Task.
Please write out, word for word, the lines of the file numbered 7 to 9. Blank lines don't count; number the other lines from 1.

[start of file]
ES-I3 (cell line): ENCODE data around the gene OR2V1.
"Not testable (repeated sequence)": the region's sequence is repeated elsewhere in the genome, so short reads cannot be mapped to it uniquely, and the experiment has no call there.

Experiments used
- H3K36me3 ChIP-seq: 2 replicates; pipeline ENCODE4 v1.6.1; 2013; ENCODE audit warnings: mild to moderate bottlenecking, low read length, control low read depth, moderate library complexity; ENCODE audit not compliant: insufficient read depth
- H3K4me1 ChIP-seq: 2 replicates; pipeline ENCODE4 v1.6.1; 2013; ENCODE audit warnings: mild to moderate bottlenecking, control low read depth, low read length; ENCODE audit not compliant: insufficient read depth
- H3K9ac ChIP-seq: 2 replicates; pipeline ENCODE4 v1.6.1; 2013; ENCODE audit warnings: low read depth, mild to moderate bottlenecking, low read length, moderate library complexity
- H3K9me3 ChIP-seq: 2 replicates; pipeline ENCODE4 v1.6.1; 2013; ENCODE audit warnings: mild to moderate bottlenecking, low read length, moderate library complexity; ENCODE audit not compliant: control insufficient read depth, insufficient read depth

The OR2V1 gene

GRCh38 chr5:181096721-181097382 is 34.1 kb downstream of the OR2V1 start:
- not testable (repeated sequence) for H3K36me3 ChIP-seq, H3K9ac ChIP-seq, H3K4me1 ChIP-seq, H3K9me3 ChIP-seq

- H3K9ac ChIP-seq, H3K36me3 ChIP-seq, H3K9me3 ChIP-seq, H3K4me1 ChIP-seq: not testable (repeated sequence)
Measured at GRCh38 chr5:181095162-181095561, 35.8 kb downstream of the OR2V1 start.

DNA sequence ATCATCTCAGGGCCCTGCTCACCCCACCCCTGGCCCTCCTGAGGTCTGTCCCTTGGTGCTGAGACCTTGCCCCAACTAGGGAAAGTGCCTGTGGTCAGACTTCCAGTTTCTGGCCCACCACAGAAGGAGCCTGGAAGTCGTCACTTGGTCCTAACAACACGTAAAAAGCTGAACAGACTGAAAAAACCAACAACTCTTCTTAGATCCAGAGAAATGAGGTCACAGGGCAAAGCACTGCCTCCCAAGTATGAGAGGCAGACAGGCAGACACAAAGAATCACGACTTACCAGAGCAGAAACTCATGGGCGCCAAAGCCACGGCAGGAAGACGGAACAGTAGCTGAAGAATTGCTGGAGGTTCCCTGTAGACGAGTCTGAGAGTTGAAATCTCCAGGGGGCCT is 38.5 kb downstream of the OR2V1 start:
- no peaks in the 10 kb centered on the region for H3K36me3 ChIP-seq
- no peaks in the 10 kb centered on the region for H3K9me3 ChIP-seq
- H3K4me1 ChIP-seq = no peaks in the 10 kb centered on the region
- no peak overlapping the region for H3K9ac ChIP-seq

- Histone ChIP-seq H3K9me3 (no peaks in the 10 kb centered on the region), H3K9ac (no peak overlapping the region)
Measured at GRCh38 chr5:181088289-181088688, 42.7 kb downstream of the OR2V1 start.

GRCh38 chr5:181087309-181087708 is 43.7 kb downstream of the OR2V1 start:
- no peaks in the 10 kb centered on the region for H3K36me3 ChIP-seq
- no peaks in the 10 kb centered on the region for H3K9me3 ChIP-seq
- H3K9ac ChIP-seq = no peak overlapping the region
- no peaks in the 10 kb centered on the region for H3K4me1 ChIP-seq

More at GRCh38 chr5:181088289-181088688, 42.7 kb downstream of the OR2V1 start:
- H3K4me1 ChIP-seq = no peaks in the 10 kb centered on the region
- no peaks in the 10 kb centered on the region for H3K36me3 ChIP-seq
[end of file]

- H3K9me3 ChIP-seq: 2 replicates; pipeline ENCODE4 v1.6.1; 2013; ENCODE audit warnings: mild to moderate bottlenecking, low read length, moderate library complexity; ENCODE audit not compliant: control insufficient read depth, insufficient read depth

The OR2V1 gene

GRCh38 chr5:181096721-181097382 is 34.1 kb downstream of the OR2V1 start: